Saturday, September 18, 2010

InOMN - 18 Septembre 2010

It's INTERNATIONAL OBSERVE the MOON NIGHT. If you've waited past Civil Twilight, the ancient angular momentum in Earth's rotation is catching up once again with our Moon. Waxing Gibbous, it appears much like it did 886 days ago, when Jocelyn Sérot captured this image. If it's been a while since you looked up, really looked up, AT the Moon, you may need to be reminded of some basic facts. If so, don't feel bad. Everyone tends to ignore beauty in their own backyard, and the Moon is patient. No one is poor who has such adornment framed by an apartment window, a wide meadow or a skyline, a soup line or a battlefield [LPOD/ILUJ/Jocelyn Sérot].

It's not Full, and there's no eclipse. What can you actually "observe" on the Moon, tonight?

Like Galileo, you can surprise yourself. Even modest magnification will delight the eye and allow a better view of the Moon's depth of field. You may need to remind yourself of the Moon's true distance. From limb to limb, it's diameter is equal to the distance from New York City to Las Vegas, for example, and it's almost thirty Earth-diameters away (a lot further than it looks).

Take a look at the richer field below, taken from within the mosaic above, specifically at the southwestern side, near the terminator. It's early morning on the Moon there, and because the shadows are long, some very subtle features that are ordinarily invisible at this distance (and sometimes harder to see up close) come into view now, and again briefly two weeks from now at local evening, when, unfortunately for most, the Moon will rise in the wee hours before dawn.

Like the Moon itself, there's more to the full-globe mosaic by Jocelyn Sérot than immediately meets the eye. The original combination of hundreds of exposures resulted in a detailed "observation," better than the best photographs taken through large telescopes just a few decades ago. Forget the easy stuff, the gestalt of huge mountains and rays for a moment and look again at the close-up, immediately above.

At dead center is a "ghost crater," where a ring of worn mountains are all that remain of a once-proud and craggy crater long ago overrun with molten material. Immediately to it's west is one of the Moon's many low-lying "domes."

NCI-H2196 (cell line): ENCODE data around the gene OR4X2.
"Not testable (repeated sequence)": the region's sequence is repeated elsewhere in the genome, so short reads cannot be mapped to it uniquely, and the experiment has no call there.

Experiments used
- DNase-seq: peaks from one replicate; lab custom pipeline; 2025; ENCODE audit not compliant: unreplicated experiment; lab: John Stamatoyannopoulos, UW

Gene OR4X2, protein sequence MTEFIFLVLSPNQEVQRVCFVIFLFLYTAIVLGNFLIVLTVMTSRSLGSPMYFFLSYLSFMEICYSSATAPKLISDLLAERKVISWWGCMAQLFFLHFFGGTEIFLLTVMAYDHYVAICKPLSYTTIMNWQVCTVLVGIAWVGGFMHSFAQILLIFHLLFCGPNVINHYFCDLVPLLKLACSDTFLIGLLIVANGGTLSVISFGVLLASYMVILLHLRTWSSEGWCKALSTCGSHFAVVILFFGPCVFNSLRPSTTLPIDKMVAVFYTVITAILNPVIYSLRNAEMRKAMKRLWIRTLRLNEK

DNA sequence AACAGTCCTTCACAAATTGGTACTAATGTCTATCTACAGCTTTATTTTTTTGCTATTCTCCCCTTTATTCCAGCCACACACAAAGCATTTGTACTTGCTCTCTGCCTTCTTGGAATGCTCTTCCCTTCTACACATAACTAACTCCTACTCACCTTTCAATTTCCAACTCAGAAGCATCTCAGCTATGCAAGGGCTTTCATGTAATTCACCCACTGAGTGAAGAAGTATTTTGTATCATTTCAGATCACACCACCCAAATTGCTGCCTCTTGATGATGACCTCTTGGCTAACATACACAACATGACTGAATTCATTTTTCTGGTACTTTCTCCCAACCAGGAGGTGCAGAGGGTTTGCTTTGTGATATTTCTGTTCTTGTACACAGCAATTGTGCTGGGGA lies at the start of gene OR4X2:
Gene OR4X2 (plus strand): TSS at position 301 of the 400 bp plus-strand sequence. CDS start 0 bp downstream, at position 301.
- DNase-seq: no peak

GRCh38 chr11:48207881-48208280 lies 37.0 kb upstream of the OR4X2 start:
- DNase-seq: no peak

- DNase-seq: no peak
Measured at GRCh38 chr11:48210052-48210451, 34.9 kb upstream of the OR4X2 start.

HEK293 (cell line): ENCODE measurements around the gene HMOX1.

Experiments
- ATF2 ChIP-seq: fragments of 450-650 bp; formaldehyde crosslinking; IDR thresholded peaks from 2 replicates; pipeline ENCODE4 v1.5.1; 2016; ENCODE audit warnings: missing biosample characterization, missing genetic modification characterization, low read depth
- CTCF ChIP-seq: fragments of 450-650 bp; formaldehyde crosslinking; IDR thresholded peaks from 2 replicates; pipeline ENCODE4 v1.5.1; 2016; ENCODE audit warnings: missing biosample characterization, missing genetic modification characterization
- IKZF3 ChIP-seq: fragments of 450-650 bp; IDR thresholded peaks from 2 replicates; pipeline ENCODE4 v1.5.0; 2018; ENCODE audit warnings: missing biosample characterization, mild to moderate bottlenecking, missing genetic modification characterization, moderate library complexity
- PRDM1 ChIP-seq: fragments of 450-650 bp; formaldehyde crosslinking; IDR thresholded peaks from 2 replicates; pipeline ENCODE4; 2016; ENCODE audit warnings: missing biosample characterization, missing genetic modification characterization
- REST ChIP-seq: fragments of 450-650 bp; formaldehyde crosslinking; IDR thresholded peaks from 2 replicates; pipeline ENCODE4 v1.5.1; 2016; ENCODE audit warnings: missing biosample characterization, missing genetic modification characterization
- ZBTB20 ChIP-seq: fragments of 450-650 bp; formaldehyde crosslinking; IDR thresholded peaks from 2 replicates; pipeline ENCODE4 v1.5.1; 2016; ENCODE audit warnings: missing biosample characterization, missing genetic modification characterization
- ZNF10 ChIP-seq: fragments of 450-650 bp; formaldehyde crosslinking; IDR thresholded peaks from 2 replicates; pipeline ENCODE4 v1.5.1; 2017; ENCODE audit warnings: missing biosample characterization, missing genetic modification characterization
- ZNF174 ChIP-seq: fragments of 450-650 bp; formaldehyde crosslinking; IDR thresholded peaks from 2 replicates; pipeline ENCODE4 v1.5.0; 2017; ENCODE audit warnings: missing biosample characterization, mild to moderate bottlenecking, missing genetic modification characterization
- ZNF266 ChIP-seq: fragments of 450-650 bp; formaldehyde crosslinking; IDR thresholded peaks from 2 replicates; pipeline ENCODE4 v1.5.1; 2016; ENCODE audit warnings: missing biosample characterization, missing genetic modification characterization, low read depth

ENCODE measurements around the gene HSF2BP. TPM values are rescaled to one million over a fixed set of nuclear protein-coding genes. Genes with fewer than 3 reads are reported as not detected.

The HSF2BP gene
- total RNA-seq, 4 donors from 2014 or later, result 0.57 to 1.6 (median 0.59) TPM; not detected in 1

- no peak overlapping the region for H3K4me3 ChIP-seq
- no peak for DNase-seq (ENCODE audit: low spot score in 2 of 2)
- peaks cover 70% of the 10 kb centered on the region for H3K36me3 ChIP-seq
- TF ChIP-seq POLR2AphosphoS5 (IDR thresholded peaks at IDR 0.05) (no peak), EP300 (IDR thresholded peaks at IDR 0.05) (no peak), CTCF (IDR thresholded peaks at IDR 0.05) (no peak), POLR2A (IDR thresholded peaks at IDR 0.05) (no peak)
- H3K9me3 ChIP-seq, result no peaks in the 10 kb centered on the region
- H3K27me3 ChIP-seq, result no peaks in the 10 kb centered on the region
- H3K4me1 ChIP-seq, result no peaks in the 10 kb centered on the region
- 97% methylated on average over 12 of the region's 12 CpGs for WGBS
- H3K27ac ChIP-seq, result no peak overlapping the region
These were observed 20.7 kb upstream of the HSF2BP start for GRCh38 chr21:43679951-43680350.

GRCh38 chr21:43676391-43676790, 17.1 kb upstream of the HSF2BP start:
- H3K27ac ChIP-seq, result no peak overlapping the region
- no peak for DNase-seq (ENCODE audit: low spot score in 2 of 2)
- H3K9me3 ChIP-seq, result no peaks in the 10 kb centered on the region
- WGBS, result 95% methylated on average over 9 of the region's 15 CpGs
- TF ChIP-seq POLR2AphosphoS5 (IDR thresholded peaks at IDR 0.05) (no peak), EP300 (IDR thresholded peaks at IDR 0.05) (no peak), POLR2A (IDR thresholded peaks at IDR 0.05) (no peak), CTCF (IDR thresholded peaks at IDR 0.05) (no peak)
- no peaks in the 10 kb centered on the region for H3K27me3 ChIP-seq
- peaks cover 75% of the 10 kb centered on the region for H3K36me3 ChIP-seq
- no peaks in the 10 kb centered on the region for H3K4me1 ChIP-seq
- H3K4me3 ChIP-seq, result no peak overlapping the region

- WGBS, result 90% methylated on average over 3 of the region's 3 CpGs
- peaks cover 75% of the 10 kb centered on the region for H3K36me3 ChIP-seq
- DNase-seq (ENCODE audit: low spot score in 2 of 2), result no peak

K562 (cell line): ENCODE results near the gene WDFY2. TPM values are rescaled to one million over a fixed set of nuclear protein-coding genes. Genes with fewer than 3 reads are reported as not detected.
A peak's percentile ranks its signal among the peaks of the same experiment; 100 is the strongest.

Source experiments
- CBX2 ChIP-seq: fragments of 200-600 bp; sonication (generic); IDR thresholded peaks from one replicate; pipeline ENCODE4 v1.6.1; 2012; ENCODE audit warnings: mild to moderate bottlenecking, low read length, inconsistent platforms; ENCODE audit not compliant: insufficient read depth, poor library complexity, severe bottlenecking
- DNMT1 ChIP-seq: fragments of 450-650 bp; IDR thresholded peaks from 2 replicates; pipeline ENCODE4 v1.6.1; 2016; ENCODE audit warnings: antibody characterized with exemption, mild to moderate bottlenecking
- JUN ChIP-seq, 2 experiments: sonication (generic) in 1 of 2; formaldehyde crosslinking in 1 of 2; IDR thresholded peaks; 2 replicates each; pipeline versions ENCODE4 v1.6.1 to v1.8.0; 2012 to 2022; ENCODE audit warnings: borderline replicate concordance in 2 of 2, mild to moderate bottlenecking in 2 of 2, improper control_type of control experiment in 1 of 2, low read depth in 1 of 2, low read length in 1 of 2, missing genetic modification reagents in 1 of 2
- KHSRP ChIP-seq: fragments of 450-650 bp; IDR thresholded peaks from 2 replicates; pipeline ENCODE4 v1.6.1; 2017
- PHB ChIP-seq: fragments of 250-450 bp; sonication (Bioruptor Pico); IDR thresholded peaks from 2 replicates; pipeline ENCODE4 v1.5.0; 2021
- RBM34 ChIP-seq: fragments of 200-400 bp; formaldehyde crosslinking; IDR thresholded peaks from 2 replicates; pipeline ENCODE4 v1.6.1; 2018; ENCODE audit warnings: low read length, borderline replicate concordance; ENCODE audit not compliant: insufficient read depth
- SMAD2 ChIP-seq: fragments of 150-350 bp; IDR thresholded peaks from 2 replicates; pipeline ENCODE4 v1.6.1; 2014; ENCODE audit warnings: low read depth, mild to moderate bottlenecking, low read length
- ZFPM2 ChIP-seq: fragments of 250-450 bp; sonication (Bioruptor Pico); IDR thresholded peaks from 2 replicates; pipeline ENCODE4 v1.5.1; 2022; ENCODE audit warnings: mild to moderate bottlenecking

Dome Kies Pi presents a very smooth low profile above the mare plain. It's best seen right now, while early morning shadows are long.

Need a better look? Thanks to the WAC Preview program written by Ron Evans, an outstanding contributor to Charles A. Wood's Lunar Picture of the Day forum, there are no better views available than this LROC Wide Angle Camera image. (Oh, I should remind you that LRO is "up there," too, by the way. By tomorrow afternoon, it will have orbited the Moon 5,700 times.)

That ghost crater is easy enough to cross-reference with the smaller-scale pictures, further up. But we're almost too close to really "see" this dome, looking through the LRO camera. The gentle rise of the dome, visible even in low power telescopes if you know where and when to look, is probably best "appreciated" from an aesthetics view, moving out into the backyard and tracing out the landmarks in finding it on the very face of the Moon [NASA/GSFC/Arizona State University].

Here's a look downward again only an orbit later, when LRO traveled a little more directly overhead. More accurately put, the Moon continued rotating under the LRO's polar orbit, allowing the spacecraft a complete data-picture of the Moon over time.

A little later that same month, here's the same area in late afternoon illumination. Can you spot Dome Kies Pi?

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